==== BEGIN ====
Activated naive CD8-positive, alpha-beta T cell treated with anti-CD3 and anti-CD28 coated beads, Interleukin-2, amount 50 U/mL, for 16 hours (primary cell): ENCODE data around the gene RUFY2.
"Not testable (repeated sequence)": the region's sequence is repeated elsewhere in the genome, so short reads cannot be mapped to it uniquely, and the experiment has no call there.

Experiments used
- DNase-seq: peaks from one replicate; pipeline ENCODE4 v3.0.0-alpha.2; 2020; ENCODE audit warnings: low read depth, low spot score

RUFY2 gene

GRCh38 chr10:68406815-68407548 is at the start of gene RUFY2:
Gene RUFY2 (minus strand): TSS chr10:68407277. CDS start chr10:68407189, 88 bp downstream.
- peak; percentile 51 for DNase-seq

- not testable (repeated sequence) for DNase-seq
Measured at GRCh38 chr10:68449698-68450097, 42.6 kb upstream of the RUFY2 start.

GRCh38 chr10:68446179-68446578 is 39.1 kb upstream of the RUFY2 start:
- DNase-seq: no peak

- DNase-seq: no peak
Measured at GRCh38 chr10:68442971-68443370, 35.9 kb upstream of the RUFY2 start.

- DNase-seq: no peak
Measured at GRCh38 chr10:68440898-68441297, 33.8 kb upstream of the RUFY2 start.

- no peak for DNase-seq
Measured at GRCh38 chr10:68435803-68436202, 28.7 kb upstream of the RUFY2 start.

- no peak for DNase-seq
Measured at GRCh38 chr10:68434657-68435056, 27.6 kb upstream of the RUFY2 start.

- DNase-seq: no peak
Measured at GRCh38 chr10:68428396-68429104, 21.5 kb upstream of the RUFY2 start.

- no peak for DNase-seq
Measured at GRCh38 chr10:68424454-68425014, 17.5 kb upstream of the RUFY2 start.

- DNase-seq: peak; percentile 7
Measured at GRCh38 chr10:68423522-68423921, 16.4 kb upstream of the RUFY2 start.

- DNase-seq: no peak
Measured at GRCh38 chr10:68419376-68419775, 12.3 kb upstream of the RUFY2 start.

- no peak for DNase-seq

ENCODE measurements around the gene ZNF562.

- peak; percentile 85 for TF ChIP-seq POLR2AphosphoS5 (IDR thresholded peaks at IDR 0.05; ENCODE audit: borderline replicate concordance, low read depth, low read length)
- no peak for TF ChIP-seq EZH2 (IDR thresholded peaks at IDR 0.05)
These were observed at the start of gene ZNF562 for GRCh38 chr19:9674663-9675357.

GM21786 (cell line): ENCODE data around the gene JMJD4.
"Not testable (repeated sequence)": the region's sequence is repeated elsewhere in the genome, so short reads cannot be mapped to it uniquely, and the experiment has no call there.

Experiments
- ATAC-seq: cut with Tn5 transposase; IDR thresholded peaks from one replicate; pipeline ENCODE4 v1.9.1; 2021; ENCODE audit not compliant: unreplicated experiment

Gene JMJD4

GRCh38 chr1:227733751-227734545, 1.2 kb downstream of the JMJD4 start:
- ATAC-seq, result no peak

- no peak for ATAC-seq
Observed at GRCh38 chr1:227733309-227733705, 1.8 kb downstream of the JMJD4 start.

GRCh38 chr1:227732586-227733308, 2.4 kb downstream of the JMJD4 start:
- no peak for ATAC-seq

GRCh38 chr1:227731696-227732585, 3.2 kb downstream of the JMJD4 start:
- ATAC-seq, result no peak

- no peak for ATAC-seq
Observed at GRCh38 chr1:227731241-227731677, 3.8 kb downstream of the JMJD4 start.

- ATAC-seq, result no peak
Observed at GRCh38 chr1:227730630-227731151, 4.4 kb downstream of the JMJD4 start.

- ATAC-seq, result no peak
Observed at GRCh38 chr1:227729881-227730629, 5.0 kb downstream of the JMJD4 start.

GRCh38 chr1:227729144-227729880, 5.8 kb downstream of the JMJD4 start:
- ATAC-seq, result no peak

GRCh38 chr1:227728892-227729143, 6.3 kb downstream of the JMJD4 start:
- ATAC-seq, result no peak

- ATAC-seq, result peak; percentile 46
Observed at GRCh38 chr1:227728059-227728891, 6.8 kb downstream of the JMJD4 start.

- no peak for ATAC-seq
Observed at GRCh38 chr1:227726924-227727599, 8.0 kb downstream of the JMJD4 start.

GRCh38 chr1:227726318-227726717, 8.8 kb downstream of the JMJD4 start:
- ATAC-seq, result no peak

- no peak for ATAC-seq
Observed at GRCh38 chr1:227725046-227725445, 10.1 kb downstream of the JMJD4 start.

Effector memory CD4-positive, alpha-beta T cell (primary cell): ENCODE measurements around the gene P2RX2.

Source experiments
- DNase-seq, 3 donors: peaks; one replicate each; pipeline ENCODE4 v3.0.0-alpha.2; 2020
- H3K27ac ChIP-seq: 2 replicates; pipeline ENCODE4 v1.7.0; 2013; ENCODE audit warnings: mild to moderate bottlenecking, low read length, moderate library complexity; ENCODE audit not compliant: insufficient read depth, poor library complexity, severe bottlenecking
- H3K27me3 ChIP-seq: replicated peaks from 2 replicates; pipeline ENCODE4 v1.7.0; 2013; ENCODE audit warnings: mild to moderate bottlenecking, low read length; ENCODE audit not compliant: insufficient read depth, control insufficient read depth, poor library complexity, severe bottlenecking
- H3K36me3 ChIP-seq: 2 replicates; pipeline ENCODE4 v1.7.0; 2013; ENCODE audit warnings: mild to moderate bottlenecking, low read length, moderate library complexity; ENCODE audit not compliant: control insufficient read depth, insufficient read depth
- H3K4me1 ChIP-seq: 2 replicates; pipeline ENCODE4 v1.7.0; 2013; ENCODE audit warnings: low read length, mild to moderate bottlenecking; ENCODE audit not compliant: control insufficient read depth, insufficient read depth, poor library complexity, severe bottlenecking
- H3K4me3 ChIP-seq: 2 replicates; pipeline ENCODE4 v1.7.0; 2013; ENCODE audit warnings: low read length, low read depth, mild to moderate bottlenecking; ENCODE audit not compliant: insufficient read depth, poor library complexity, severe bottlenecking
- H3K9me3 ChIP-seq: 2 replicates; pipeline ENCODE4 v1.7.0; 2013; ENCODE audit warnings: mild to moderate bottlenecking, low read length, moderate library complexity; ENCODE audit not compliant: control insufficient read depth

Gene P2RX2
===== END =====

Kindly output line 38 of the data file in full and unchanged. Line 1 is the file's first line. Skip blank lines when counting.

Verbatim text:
Gene JMJD4